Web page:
Archive for July, 2010

The Rest of 2010 at Thunder-Sky, Inc. (& Beyond)

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June 25 – September 17, 2010: “WORLD DOMINATION: Antonio Adams and Tony Dotson” The paintings of Antonio Adams and Tony Dotson have much in common, but mainly what pops out at you upon first glimpsing each of the artists’ works is a sense of high energy and an intense need to get a point across. Both use elemental materials (house and acrylic paint, wood panels, paper and pen) to sophisticated, concise ends. Also happening at the same time in Under-Sky, Inc. (the gallery underneath Thunder-Sky, Inc.): “KITTY CAT EXTRAVAGANZA: Art by Cat-Lovers, curated by Antonio Adams, Melanie Derrick, and Millicent Larson.” (Photo above of the opening reception of “World Domiantion,” June 25, 2010.)

July 30 – August 21, 2010: “PARADISE: Paintings and Collaborations (with Donald Henry and Becky Iker) by Thunder-Sky, Inc. Cofounder Bill Ross” at 1305 Gallery Cincinnati, Ohio 45202 opens with a reception July 30, 2010, 6 to 11 pm.

September 24, 2010 – October 15, 2010: “THE $50 MUSEUM, a Thunder-Sky, Inc. Fundraiser” All art and other stuff in this exhibit is priced 50 bucks or under, and all proceeds benefit keeping Thunder-Sky, Inc. alive. Come celebrate the Unconventional Spirit, buy a few things, and enjoy knowing you are part of a new wave of weird. Opens September 25, 2010 with a “mobile unit” at the First Annual Raymond Thunder-Sky Folk Art Carnival. The exhibit will return to the gallery and be on display through October, with a closing reception 6 to 10 pm October 15, 2010.
September 25 & 26, 2010: The First Annual Raymond Thunder-Sky Folk Art Carnival Taking place in the parking lot of Building Value, 4040 Spring Grove Avenue, Northside in Cincinnati, Ohio, this art fair showcases conntemporary folk, outsider, and other unconventional artists and the organizations that support them, by providing a venue to sell their works and celebrate what they do. Sponsored by and

October 29, 2010 – December 31, 2010: “Welcome to Lonely Mountain Community Center: An Installation by Bruce Burris & New Works by Aaron Oliver Wood” features work by Bruce Burris, an artist from Lexington, Kentucky whose pieces have been featured at Institute 193 (Lexington KY), Braunstein/Quay Gallery (San Francisco CA), Anton Galllery (Washington DC), Urban Institute of Contemporary Art (Grand Rapids MI), and Delaware Center for Contemporary Art (Wilmington DE). Burris’ installation consists of a large, room-sized bulletin-board that displays scraps and ephemera both lighthearted and freighted with meanings far beyond their function. Aaron Oliver Wood lives in Cincinnati and creates beautifully detailed, straightforward but still somehow enigmatic drawings. Also happening at the same time Under-Sky, Inc.: “Fables of the Deconstruction: A Decade of Raymond Thunder-Sky Influence” surveys through photos, documents, art, and video the influence Raymond Thunder-Sky’s art and life has had culturally in Cincinnati and beyond, using as a starting point the first time Raymond showed his work publically in 2000 through his death in 2004 to the gallery and organization established in his name celebrating its first year of exhibitions and programming.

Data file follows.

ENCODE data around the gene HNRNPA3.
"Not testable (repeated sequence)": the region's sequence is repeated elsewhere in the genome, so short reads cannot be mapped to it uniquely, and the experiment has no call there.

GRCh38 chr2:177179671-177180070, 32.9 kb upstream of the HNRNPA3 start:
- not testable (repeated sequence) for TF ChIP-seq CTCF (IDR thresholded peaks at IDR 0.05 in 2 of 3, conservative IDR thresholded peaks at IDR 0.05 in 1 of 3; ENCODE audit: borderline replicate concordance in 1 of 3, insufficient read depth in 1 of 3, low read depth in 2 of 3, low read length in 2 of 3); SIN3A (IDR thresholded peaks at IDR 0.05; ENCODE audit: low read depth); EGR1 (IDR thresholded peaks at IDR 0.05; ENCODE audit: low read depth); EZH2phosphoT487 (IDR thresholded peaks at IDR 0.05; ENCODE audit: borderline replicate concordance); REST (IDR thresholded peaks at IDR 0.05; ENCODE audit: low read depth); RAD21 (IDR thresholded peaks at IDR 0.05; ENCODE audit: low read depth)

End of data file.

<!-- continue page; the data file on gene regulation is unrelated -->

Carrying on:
Universal Raymond

Raymond Thunder-Sky was a regionalist, meaning that he found comfort and inspiration in the world right in front of him. Since he lived in Cincinnati the longest his work is steeped in Cincinnati-scapes. Local demoltion sites, bulldozers, Cincinnati streets and skylines all provided Raymond a starting point, a foundation to investigate the mystery and meaning of destruction, reinvention, and the tranquility of knowing that what is destroyed always gets replaced.

Raymond’s themes are not regionalist, but universal. In his drawings he seeks a meaning beyond the names of streets and the shards of broken glass. In each drawing he is replacing what is being erased with something far more perfect and far more bizarre. In his search for Utopias he transcends his own sense of concrete detail and his connection to his own region. But he also seems to feel completely comfortable in that world. Stories from people who spotted him along his journey are often about seeing him on a bus or walking the streets with a tool-box, his expression stone-cold serious. He knew what he was doing.

He was searching for an image, not a place, because the place he was constantly reinventing in his mind.

Artist David Wojnarowicz wrote: “Heaven is place in your head. Hell is a place on earth.”

While Raymond was a consummate pedestrian, walking and searching his whole life, he was also cosmopolitan and clever. His drawings aren’t just documents about Cincinnati. They are about a spiritual craving. Raymond was in search of heaven. Raymond knew hell was a place on earth.

But he also had a great sense of humor, a stubborn, solid sense of aesthetics, and a patience that created prolificity.

So in the end, yes, Raymond was a regionlist, knee-deep in Cincinnati-isms, but he did not worship region. He used it to get to stranger and stranger places.

(The above paintings about Raymond are by David Mack.)


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